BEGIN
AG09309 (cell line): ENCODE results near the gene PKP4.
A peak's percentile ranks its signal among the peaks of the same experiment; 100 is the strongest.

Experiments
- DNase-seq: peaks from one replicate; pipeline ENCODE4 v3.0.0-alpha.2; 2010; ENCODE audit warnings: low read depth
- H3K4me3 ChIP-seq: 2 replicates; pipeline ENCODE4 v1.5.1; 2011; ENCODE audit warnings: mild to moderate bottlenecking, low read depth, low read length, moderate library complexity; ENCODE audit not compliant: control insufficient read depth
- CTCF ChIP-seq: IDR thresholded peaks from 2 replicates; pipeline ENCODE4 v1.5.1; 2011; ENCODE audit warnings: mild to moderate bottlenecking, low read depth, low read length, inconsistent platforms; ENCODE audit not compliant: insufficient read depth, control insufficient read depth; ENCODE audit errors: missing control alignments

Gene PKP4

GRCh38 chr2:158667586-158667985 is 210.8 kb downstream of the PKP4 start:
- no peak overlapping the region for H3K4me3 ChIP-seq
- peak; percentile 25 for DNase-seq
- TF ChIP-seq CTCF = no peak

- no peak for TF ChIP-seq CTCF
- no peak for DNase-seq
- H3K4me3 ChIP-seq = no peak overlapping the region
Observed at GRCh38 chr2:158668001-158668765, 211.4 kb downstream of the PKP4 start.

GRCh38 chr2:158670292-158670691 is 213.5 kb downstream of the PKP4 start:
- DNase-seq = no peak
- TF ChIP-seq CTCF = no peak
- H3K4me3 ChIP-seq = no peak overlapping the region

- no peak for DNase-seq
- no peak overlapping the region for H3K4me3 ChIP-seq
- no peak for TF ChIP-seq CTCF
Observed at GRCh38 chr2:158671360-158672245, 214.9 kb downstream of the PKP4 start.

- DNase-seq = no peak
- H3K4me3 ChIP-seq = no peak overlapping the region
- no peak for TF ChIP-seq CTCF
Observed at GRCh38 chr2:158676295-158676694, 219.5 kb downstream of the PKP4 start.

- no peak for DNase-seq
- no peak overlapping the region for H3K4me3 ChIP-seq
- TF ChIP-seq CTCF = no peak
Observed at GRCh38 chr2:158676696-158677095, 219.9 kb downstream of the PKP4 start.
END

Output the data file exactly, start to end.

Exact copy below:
AG09309 (cell line): ENCODE results near the gene PKP4.
A peak's percentile ranks its signal among the peaks of the same experiment; 100 is the strongest.

Experiments
- DNase-seq: peaks from one replicate; pipeline ENCODE4 v3.0.0-alpha.2; 2010; ENCODE audit warnings: low read depth
- H3K4me3 ChIP-seq: 2 replicates; pipeline ENCODE4 v1.5.1; 2011; ENCODE audit warnings: mild to moderate bottlenecking, low read depth, low read length, moderate library complexity; ENCODE audit not compliant: control insufficient read depth
- CTCF ChIP-seq: IDR thresholded peaks from 2 replicates; pipeline ENCODE4 v1.5.1; 2011; ENCODE audit warnings: mild to moderate bottlenecking, low read depth, low read length, inconsistent platforms; ENCODE audit not compliant: insufficient read depth, control insufficient read depth; ENCODE audit errors: missing control alignments

Gene PKP4

GRCh38 chr2:158667586-158667985 is 210.8 kb downstream of the PKP4 start:
- no peak overlapping the region for H3K4me3 ChIP-seq
- peak; percentile 25 for DNase-seq
- TF ChIP-seq CTCF = no peak

- no peak for TF ChIP-seq CTCF
- no peak for DNase-seq
- H3K4me3 ChIP-seq = no peak overlapping the region
Observed at GRCh38 chr2:158668001-158668765, 211.4 kb downstream of the PKP4 start.

GRCh38 chr2:158670292-158670691 is 213.5 kb downstream of the PKP4 start:
- DNase-seq = no peak
- TF ChIP-seq CTCF = no peak
- H3K4me3 ChIP-seq = no peak overlapping the region

- no peak for DNase-seq
- no peak overlapping the region for H3K4me3 ChIP-seq
- no peak for TF ChIP-seq CTCF
Observed at GRCh38 chr2:158671360-158672245, 214.9 kb downstream of the PKP4 start.

- DNase-seq = no peak
- H3K4me3 ChIP-seq = no peak overlapping the region
- no peak for TF ChIP-seq CTCF
Observed at GRCh38 chr2:158676295-158676694, 219.5 kb downstream of the PKP4 start.

- no peak for DNase-seq
- no peak overlapping the region for H3K4me3 ChIP-seq
- TF ChIP-seq CTCF = no peak
Observed at GRCh38 chr2:158676696-158677095, 219.9 kb downstream of the PKP4 start.